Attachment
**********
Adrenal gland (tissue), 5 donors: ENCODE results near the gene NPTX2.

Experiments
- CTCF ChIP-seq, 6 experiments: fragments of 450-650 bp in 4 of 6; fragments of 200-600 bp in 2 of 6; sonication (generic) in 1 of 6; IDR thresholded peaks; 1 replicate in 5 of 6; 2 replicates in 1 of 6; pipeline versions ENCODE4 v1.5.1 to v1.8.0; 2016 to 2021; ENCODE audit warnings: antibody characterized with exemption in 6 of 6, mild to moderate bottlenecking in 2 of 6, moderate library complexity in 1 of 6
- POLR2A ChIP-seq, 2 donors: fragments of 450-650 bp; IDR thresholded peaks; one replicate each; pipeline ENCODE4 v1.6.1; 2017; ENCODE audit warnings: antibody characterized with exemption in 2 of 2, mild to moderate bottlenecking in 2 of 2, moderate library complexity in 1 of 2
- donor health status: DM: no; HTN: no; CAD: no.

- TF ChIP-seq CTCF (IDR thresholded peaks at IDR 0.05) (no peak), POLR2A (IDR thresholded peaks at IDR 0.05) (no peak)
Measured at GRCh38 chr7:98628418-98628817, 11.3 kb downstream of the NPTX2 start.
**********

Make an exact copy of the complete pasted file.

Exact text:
Adrenal gland (tissue), 5 donors: ENCODE results near the gene NPTX2.

Experiments
- CTCF ChIP-seq, 6 experiments: fragments of 450-650 bp in 4 of 6; fragments of 200-600 bp in 2 of 6; sonication (generic) in 1 of 6; IDR thresholded peaks; 1 replicate in 5 of 6; 2 replicates in 1 of 6; pipeline versions ENCODE4 v1.5.1 to v1.8.0; 2016 to 2021; ENCODE audit warnings: antibody characterized with exemption in 6 of 6, mild to moderate bottlenecking in 2 of 6, moderate library complexity in 1 of 6
- POLR2A ChIP-seq, 2 donors: fragments of 450-650 bp; IDR thresholded peaks; one replicate each; pipeline ENCODE4 v1.6.1; 2017; ENCODE audit warnings: antibody characterized with exemption in 2 of 2, mild to moderate bottlenecking in 2 of 2, moderate library complexity in 1 of 2
- donor health status: DM: no; HTN: no; CAD: no.

- TF ChIP-seq CTCF (IDR thresholded peaks at IDR 0.05) (no peak), POLR2A (IDR thresholded peaks at IDR 0.05) (no peak)
Measured at GRCh38 chr7:98628418-98628817, 11.3 kb downstream of the NPTX2 start.